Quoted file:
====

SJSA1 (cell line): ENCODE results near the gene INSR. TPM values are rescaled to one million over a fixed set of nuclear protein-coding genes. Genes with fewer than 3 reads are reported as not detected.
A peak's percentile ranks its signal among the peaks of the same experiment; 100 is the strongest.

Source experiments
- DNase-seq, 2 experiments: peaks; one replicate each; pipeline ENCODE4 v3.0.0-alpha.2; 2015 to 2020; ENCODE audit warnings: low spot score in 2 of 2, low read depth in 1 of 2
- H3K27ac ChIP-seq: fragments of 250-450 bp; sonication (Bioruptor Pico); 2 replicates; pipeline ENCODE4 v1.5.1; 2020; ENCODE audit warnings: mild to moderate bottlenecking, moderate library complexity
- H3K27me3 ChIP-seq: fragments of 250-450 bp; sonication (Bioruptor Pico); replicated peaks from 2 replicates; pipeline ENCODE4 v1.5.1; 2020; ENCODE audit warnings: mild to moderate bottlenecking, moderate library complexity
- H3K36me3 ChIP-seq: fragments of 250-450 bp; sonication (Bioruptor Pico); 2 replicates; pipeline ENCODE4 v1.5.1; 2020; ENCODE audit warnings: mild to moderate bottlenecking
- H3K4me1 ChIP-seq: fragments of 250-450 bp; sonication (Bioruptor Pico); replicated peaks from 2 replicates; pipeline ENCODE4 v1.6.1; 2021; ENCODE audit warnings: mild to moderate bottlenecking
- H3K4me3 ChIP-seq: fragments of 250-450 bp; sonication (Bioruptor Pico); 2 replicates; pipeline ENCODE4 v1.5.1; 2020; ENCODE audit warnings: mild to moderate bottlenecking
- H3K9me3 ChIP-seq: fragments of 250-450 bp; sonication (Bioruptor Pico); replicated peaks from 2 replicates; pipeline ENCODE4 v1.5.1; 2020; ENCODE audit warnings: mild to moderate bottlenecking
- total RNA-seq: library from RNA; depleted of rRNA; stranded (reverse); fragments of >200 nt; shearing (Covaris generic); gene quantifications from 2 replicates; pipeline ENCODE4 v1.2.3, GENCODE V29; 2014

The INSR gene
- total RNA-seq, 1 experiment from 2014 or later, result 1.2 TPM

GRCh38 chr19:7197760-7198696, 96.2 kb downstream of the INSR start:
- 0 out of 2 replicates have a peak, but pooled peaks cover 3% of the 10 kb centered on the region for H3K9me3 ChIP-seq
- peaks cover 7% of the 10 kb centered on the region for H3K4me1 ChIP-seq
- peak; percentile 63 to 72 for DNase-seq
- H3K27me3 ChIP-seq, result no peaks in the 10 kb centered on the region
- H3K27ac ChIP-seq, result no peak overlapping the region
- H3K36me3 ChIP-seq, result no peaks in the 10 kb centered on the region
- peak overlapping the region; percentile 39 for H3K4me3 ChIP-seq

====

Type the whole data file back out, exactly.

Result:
SJSA1 (cell line): ENCODE results near the gene INSR. TPM values are rescaled to one million over a fixed set of nuclear protein-coding genes. Genes with fewer than 3 reads are reported as not detected.
A peak's percentile ranks its signal among the peaks of the same experiment; 100 is the strongest.

Source experiments
- DNase-seq, 2 experiments: peaks; one replicate each; pipeline ENCODE4 v3.0.0-alpha.2; 2015 to 2020; ENCODE audit warnings: low spot score in 2 of 2, low read depth in 1 of 2
- H3K27ac ChIP-seq: fragments of 250-450 bp; sonication (Bioruptor Pico); 2 replicates; pipeline ENCODE4 v1.5.1; 2020; ENCODE audit warnings: mild to moderate bottlenecking, moderate library complexity
- H3K27me3 ChIP-seq: fragments of 250-450 bp; sonication (Bioruptor Pico); replicated peaks from 2 replicates; pipeline ENCODE4 v1.5.1; 2020; ENCODE audit warnings: mild to moderate bottlenecking, moderate library complexity
- H3K36me3 ChIP-seq: fragments of 250-450 bp; sonication (Bioruptor Pico); 2 replicates; pipeline ENCODE4 v1.5.1; 2020; ENCODE audit warnings: mild to moderate bottlenecking
- H3K4me1 ChIP-seq: fragments of 250-450 bp; sonication (Bioruptor Pico); replicated peaks from 2 replicates; pipeline ENCODE4 v1.6.1; 2021; ENCODE audit warnings: mild to moderate bottlenecking
- H3K4me3 ChIP-seq: fragments of 250-450 bp; sonication (Bioruptor Pico); 2 replicates; pipeline ENCODE4 v1.5.1; 2020; ENCODE audit warnings: mild to moderate bottlenecking
- H3K9me3 ChIP-seq: fragments of 250-450 bp; sonication (Bioruptor Pico); replicated peaks from 2 replicates; pipeline ENCODE4 v1.5.1; 2020; ENCODE audit warnings: mild to moderate bottlenecking
- total RNA-seq: library from RNA; depleted of rRNA; stranded (reverse); fragments of >200 nt; shearing (Covaris generic); gene quantifications from 2 replicates; pipeline ENCODE4 v1.2.3, GENCODE V29; 2014

The INSR gene
- total RNA-seq, 1 experiment from 2014 or later, result 1.2 TPM

GRCh38 chr19:7197760-7198696, 96.2 kb downstream of the INSR start:
- 0 out of 2 replicates have a peak, but pooled peaks cover 3% of the 10 kb centered on the region for H3K9me3 ChIP-seq
- peaks cover 7% of the 10 kb centered on the region for H3K4me1 ChIP-seq
- peak; percentile 63 to 72 for DNase-seq
- H3K27me3 ChIP-seq, result no peaks in the 10 kb centered on the region
- H3K27ac ChIP-seq, result no peak overlapping the region
- H3K36me3 ChIP-seq, result no peaks in the 10 kb centered on the region
- peak overlapping the region; percentile 39 for H3K4me3 ChIP-seq